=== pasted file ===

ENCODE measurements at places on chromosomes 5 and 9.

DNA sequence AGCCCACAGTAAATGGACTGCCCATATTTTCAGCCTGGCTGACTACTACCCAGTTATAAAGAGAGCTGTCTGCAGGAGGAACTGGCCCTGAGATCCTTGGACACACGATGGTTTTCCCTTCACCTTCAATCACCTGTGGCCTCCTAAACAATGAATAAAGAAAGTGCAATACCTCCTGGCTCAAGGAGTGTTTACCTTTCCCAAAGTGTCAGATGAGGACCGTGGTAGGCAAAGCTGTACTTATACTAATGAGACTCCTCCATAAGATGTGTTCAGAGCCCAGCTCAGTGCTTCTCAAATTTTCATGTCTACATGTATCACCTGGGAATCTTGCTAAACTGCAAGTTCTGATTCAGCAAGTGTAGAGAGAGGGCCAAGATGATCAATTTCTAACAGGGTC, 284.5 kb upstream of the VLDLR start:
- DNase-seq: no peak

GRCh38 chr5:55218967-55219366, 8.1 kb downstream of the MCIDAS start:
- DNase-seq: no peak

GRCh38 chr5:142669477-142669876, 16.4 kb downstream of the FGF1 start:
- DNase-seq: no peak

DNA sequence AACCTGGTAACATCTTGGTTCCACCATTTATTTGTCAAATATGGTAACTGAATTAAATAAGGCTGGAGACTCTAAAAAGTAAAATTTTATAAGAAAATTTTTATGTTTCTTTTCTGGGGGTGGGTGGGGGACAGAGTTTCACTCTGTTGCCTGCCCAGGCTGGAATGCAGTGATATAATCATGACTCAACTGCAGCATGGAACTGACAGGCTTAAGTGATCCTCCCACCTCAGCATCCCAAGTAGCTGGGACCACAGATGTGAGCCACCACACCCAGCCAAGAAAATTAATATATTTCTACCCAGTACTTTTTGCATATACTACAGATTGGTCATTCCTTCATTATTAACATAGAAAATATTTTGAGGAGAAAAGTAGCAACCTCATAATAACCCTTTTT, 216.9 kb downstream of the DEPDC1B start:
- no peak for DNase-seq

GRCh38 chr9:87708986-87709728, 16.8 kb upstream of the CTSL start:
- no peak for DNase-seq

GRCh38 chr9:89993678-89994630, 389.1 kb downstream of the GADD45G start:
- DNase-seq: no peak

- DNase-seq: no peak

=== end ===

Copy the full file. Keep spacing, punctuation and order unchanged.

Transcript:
ENCODE measurements at places on chromosomes 5 and 9.

DNA sequence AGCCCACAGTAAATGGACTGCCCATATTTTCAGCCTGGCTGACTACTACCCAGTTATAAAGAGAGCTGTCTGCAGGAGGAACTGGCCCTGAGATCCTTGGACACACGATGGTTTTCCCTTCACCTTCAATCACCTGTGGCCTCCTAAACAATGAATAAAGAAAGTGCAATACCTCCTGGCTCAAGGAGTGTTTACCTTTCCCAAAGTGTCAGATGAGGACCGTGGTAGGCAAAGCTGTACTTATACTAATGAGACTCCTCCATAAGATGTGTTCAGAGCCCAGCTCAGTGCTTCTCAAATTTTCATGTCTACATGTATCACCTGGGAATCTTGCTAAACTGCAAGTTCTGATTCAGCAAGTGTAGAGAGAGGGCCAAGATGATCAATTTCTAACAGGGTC, 284.5 kb upstream of the VLDLR start:
- DNase-seq: no peak

GRCh38 chr5:55218967-55219366, 8.1 kb downstream of the MCIDAS start:
- DNase-seq: no peak

GRCh38 chr5:142669477-142669876, 16.4 kb downstream of the FGF1 start:
- DNase-seq: no peak

DNA sequence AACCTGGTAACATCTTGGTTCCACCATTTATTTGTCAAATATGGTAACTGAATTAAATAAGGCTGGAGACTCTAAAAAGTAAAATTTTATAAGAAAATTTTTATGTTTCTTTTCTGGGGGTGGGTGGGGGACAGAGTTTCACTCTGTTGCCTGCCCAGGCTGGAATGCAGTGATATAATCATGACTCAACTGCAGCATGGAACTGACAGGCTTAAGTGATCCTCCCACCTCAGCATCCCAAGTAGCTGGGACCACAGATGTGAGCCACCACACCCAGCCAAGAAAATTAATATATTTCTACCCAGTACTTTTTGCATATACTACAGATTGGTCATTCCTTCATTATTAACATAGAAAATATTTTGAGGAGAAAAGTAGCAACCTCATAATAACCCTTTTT, 216.9 kb downstream of the DEPDC1B start:
- no peak for DNase-seq

GRCh38 chr9:87708986-87709728, 16.8 kb upstream of the CTSL start:
- no peak for DNase-seq

GRCh38 chr9:89993678-89994630, 389.1 kb downstream of the GADD45G start:
- DNase-seq: no peak

- DNase-seq: no peak